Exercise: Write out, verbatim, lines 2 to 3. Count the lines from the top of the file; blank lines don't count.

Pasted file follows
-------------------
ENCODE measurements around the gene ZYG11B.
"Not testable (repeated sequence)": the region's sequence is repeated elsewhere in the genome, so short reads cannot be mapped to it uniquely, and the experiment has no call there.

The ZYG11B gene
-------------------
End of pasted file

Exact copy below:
"Not testable (repeated sequence)": the region's sequence is repeated elsewhere in the genome, so short reads cannot be mapped to it uniquely, and the experiment has no call there.

The ZYG11B gene